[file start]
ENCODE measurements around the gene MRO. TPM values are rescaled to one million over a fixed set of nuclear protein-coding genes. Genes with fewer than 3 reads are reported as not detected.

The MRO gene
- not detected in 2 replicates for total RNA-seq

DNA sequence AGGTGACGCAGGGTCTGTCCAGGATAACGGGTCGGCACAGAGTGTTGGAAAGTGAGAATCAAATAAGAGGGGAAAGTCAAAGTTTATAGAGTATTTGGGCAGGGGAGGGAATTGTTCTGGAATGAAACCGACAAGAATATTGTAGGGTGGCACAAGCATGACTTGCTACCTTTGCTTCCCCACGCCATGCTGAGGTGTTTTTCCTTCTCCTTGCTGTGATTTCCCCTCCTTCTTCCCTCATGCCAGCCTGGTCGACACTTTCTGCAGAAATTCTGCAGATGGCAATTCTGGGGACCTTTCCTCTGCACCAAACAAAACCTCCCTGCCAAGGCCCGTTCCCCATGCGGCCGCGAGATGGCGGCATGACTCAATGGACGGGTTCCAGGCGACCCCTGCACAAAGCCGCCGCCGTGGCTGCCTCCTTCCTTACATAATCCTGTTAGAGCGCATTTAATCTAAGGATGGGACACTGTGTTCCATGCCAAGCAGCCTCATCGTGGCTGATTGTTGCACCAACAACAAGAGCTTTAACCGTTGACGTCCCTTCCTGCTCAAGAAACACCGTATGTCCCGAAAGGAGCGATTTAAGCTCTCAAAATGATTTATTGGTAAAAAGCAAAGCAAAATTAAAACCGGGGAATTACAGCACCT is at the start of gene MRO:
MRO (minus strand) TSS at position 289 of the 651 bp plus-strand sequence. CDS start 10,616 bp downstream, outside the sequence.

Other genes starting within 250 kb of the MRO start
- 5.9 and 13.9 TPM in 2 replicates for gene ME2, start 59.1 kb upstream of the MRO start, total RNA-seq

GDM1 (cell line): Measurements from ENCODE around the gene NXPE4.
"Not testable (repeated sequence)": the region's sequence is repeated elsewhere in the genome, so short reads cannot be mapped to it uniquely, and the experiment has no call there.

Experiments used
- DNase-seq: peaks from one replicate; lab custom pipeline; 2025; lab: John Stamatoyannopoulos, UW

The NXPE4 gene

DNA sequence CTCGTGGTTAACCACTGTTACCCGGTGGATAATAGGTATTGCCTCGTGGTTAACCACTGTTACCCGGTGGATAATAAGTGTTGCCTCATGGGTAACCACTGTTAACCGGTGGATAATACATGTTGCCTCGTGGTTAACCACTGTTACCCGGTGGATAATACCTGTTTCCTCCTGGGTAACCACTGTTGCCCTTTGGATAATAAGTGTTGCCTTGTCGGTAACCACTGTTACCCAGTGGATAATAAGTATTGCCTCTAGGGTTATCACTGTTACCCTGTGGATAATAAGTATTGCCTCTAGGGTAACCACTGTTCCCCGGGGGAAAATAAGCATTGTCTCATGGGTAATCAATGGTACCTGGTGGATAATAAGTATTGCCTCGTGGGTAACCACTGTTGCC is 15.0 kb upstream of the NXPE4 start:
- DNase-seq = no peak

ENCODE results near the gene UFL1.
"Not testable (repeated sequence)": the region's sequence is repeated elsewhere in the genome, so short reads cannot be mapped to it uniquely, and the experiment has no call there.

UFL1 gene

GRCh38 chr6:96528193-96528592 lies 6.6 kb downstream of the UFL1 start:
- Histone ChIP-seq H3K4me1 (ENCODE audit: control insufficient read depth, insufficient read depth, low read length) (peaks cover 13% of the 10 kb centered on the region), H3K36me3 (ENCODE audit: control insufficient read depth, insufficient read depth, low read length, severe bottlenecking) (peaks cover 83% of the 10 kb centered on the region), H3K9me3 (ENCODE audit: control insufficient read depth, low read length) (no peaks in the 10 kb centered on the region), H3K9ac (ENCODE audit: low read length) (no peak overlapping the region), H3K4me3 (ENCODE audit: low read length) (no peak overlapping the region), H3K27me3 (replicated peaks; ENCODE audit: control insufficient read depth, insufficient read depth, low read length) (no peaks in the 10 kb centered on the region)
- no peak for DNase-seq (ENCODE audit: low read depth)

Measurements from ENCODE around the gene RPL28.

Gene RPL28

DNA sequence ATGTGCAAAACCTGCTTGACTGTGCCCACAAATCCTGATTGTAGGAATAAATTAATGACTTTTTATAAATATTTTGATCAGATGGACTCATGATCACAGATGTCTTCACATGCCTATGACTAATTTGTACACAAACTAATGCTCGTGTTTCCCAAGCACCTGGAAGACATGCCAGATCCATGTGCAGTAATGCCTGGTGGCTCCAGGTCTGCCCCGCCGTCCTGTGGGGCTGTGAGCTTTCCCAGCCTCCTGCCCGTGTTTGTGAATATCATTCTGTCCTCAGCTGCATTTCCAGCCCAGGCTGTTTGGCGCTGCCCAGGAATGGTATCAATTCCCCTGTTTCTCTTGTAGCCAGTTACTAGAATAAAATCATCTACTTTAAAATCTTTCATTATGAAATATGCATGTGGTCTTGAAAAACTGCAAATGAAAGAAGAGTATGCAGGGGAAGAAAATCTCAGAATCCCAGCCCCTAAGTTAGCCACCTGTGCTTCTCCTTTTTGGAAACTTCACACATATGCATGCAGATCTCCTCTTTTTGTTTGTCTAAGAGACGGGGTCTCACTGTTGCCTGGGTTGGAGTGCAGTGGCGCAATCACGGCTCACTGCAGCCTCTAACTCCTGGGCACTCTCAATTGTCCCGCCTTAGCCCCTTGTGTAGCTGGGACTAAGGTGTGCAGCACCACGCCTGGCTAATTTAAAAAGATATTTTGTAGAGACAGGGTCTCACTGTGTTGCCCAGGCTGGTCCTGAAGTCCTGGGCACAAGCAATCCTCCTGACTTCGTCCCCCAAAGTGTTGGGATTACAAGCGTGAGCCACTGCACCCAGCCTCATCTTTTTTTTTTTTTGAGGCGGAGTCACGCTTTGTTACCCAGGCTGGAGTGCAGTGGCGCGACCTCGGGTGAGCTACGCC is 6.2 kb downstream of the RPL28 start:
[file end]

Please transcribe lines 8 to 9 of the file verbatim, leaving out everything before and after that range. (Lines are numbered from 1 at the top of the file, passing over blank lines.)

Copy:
GDM1 (cell line): Measurements from ENCODE around the gene NXPE4.
"Not testable (repeated sequence)": the region's sequence is repeated elsewhere in the genome, so short reads cannot be mapped to it uniquely, and the experiment has no call there.